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An Archaeology of Soul


MA Show Installation
City & Guilds of London Art School

COLLECTION STATEMENT

Inspired by Wapping foreshore, this installation is rooted in material and inner alchemy and addresses the necessity of connecting to our past in the contemporary digital realm.   

I have attempted to recreate the liminal space of the shore, a potent cauldron for alchemy to take place. Objects found along the shoreline, containing traces of the past, become metaphors for ‘shadow’ aspects of the human psyche: sculptures on metal stands rise from a ring of sand, tracing the (r)evolution of a laughing gas canister which, through interacting with healing plaster ‘casts’, transforms from a buried/forgotten object to a visible/valued one.  Use of papier mache subverts traditional material hierarchies in which the weighty and 'masculine' outrank the lowbrow, domestic 'feminine', reflecting my attempt to transform the burden of repression and trauma into something ‘light’ through material reclamation. A music video 'The Dance' (below) represents me taking responsibility for my own healing, no longer hiding behind symbolic objects as surrogates.  Five female forms developed onto sunlight-sensitive cotton honours those drowned as ‘witches'. Their celestial whispers, as if from the water’s depths, fill the space, demanding to be heard.

 

The collection embodies a matrixial, circular approach to healing that reconnects humans to one another, to nature and to our past: an invitation of somatic re-awakening.

The Dance by Persephone
(my musical alter-ego)

This track explores the push and pull of masculine and feminine energetic dynamics inside us. The masculine needs independence and fears he can never be enough for the feminine. The feminine desires connection and fears being too much for the masculine. However, through understanding what the other needs, the energies can learn to dance together, embracing polarity and co-creating inner harmony. (NB. This is not a statement about gender stereotypes but energetic polarities. The terms masculine and feminine could be interchanged with avoidant + anxious, or connection + freedom if that resonates)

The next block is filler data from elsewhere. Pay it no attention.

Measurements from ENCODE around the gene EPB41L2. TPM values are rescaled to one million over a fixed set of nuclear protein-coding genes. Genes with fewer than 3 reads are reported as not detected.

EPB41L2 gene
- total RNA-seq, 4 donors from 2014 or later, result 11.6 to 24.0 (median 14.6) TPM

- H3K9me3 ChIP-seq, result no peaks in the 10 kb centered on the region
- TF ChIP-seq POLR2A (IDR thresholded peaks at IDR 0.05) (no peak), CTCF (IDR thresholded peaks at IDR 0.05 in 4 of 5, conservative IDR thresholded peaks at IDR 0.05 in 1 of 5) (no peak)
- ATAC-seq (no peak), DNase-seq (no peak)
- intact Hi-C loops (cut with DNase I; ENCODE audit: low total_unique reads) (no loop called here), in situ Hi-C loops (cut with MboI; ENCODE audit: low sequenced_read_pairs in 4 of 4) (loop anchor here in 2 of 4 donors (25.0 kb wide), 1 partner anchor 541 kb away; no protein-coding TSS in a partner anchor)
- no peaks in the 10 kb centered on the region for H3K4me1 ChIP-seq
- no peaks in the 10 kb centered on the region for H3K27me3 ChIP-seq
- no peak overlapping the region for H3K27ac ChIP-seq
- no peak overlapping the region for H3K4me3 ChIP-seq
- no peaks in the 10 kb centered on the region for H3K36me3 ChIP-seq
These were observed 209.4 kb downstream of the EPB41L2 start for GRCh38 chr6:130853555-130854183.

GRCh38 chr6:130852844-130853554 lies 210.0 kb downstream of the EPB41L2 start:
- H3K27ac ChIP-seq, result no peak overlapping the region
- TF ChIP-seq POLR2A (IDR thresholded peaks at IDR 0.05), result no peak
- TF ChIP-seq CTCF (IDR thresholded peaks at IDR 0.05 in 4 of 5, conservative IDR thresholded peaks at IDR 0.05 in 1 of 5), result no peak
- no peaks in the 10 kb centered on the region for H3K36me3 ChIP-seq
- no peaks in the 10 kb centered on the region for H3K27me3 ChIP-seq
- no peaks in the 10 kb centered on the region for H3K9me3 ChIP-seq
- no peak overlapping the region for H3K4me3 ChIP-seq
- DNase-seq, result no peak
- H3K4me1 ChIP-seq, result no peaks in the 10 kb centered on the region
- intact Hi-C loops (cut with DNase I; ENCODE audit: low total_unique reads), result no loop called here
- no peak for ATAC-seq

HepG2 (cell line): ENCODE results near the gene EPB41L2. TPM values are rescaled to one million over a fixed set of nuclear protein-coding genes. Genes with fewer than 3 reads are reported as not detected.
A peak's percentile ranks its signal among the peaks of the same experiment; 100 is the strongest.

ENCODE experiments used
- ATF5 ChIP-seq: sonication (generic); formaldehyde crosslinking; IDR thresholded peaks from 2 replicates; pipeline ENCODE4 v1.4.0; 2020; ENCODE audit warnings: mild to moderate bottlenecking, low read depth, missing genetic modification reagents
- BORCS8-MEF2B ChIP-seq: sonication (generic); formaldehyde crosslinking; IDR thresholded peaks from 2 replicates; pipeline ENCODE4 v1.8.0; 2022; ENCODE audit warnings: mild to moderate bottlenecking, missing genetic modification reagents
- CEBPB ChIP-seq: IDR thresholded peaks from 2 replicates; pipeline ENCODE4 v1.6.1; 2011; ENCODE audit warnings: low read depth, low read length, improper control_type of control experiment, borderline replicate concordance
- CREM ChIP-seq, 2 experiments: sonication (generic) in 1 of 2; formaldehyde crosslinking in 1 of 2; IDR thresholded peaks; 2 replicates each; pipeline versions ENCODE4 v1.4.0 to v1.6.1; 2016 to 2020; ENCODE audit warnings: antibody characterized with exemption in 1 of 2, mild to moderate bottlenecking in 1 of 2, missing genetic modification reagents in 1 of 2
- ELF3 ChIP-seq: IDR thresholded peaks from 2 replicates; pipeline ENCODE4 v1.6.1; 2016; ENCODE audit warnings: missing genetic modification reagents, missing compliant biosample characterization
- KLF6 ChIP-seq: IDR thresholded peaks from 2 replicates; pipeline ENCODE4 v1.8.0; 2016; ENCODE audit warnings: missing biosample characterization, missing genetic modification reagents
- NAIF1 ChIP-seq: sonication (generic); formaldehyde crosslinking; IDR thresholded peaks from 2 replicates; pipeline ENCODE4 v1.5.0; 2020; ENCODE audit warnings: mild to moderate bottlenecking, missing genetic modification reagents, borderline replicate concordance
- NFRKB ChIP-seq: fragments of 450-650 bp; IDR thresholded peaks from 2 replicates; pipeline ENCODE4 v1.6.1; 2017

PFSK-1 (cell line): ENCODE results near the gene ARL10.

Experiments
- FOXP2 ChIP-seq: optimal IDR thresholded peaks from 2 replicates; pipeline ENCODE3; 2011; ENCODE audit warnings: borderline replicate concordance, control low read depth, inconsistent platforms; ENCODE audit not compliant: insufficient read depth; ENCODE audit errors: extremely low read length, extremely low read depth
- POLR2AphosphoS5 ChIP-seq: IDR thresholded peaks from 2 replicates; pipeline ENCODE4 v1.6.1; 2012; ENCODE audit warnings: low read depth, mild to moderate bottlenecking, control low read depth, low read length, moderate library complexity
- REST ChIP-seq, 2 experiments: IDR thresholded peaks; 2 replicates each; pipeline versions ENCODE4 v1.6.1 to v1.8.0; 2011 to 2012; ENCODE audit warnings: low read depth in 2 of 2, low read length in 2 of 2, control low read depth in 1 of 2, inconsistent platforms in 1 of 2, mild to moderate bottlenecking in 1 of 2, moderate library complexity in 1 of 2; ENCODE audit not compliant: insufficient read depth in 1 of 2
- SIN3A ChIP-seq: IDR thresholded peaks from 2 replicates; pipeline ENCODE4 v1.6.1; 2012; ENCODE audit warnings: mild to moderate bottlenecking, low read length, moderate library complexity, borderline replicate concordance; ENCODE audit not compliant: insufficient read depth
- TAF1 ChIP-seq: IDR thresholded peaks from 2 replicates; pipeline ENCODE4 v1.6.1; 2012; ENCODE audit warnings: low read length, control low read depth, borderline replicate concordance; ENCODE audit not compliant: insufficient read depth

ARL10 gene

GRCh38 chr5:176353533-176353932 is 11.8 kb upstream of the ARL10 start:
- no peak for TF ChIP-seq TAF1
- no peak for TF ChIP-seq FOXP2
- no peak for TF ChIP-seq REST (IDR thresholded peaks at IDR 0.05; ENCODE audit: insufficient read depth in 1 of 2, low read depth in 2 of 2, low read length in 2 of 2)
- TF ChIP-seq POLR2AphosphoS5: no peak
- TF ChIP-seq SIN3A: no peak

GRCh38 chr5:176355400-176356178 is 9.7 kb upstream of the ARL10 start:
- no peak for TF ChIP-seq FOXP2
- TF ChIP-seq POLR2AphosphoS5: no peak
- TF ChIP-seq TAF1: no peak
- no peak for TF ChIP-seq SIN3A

The location of Wapping foreshore acts as a cauldron within which a transformation - an ‘archaeology of soul’ - takes place. Culturally, the shore is a threshold between two worlds: sea and land, air and water, visible and invisible. The river water acts as an alchemical dissolving agent for inherited ancestral, past life or owned trauma. As objects from the past are dredged up by the waves onto the liminal space of the shore they change from buried and lost into visible and found. And so do we have the possibility of finding, embodying and dancing with our own inner polarities: broken and healed, masculine and feminine, past and present, dark and light.

 

The waves in the sea reflect that we too are comprised of endless individual parts within a vast whole. By dredging up the aspects of us we've kept underwater, we also bring light to collective shadows. We reconcile disconnection from Nature, the planet, each other, the past. Will we stay on the shore, watching the waves, learning to dance? Or will we be dragged by the tide, back into the watery depths of the collective unconscious?

In service of the calcination stage of the alchemical process, I set fire to my dissertation at Wapping shore in a ritualistic act of closure, acknowledging the cyclical nature of all things.  It was out of the writing's ashes that its visual successor, 'An Archaeology of Soul', was born.

 

Below is a video from my semi-existent Tik Tok page, of the burning.

My practice/process - and this dissertation - are the alchemised ashes of my previous practice/state. I am whole. So, now what?

The prospects of my dissertation are not good...


I have executed it and I have executed it - just like the poor folk at Wapping shore.

I have offered it to the river, where it will be dissolved.

What gold will I make from its ashes?

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